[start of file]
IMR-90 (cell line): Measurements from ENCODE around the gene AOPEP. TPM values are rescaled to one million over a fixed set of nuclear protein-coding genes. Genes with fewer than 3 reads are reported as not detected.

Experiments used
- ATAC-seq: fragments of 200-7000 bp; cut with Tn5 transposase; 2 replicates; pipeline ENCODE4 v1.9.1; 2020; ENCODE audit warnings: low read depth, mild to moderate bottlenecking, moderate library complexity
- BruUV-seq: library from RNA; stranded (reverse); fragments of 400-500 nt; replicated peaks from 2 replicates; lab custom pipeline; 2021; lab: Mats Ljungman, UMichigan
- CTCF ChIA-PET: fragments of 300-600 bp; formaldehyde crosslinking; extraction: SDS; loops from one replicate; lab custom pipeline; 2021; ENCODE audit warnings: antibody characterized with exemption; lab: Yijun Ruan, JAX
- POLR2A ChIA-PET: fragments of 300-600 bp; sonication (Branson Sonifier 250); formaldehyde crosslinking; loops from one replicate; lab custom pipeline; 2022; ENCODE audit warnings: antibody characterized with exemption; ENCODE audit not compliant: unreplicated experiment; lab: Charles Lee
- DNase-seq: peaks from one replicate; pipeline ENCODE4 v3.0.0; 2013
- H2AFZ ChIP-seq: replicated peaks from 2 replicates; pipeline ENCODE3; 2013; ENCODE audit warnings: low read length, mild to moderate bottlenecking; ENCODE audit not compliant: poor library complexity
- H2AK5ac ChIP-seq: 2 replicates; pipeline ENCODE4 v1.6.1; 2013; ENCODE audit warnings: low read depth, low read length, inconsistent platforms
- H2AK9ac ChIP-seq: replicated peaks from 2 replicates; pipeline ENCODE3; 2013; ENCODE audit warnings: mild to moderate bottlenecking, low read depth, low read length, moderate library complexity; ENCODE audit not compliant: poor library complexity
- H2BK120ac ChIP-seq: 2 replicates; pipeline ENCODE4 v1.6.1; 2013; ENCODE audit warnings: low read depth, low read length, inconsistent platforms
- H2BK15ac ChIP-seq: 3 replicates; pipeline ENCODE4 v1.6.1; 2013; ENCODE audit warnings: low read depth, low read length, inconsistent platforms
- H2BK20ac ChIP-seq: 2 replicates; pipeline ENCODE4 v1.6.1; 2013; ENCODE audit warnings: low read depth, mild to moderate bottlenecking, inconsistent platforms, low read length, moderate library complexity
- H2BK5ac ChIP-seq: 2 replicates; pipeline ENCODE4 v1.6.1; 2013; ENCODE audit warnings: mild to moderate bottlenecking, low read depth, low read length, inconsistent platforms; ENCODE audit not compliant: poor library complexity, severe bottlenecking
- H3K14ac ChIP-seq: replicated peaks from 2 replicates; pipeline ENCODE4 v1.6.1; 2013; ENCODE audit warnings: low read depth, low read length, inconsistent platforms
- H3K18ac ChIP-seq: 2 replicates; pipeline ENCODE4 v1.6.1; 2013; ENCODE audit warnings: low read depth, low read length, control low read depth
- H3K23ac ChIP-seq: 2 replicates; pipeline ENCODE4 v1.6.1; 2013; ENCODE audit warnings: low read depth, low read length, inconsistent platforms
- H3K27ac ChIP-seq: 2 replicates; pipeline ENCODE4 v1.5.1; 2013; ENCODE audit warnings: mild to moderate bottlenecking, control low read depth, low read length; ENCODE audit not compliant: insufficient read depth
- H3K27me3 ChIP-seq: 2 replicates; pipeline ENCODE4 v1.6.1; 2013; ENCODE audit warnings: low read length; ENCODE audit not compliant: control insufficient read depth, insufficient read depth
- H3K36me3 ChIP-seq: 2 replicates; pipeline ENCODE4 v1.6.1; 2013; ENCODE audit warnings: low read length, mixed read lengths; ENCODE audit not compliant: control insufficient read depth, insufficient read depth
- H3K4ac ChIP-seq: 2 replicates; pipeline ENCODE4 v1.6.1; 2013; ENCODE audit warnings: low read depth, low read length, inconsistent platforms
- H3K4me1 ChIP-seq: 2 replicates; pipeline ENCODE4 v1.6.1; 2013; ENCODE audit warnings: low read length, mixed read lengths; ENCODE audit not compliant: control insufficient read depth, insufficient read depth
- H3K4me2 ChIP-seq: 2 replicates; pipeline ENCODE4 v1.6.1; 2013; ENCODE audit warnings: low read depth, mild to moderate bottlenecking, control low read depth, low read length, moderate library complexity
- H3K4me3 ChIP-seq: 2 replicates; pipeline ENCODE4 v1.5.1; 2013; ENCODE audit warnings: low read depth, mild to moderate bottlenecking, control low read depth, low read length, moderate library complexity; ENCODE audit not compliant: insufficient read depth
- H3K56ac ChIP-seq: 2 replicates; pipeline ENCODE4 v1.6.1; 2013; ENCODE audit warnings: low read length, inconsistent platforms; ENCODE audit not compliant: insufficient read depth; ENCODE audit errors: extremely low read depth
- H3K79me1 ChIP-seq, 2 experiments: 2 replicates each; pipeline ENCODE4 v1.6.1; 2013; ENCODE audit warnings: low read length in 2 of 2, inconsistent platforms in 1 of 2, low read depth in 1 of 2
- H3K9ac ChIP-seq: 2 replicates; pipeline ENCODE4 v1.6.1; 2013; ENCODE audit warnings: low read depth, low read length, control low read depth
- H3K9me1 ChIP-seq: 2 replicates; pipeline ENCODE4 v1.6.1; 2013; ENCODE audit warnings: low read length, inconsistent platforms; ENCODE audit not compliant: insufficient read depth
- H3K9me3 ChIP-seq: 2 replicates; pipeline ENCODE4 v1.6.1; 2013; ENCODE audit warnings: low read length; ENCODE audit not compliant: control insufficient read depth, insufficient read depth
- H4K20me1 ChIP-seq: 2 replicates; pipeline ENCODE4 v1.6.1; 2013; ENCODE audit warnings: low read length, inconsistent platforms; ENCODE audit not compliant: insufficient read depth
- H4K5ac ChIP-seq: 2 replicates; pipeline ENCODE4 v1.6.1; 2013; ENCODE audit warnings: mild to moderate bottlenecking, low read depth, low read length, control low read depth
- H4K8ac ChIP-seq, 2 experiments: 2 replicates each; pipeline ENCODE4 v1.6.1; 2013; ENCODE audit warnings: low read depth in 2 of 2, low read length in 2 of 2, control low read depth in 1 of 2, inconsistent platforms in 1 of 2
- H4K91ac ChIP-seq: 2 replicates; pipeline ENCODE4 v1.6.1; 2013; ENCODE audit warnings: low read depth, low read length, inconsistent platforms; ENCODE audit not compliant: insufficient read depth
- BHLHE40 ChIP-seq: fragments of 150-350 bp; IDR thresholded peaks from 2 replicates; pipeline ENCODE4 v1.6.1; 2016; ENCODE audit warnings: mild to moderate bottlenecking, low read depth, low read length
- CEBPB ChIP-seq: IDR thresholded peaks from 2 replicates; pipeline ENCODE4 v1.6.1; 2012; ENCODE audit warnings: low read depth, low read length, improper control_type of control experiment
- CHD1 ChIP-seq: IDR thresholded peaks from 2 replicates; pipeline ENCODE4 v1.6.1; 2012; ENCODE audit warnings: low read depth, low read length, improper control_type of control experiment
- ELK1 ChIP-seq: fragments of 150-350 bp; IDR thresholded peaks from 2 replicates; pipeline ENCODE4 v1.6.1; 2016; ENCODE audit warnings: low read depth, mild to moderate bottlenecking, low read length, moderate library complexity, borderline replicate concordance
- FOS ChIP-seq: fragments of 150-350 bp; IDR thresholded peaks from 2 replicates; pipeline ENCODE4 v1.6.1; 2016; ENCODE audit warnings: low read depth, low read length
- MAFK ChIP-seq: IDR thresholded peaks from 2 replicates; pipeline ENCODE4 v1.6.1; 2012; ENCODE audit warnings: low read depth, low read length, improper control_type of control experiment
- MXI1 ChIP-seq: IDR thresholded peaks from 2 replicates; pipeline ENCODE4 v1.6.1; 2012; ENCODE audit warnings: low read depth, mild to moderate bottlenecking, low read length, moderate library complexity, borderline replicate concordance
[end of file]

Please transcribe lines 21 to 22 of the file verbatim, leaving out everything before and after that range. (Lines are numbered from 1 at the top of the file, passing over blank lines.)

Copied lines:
- H3K4ac ChIP-seq: 2 replicates; pipeline ENCODE4 v1.6.1; 2013; ENCODE audit warnings: low read depth, low read length, inconsistent platforms
- H3K4me1 ChIP-seq: 2 replicates; pipeline ENCODE4 v1.6.1; 2013; ENCODE audit warnings: low read length, mixed read lengths; ENCODE audit not compliant: control insufficient read depth, insufficient read depth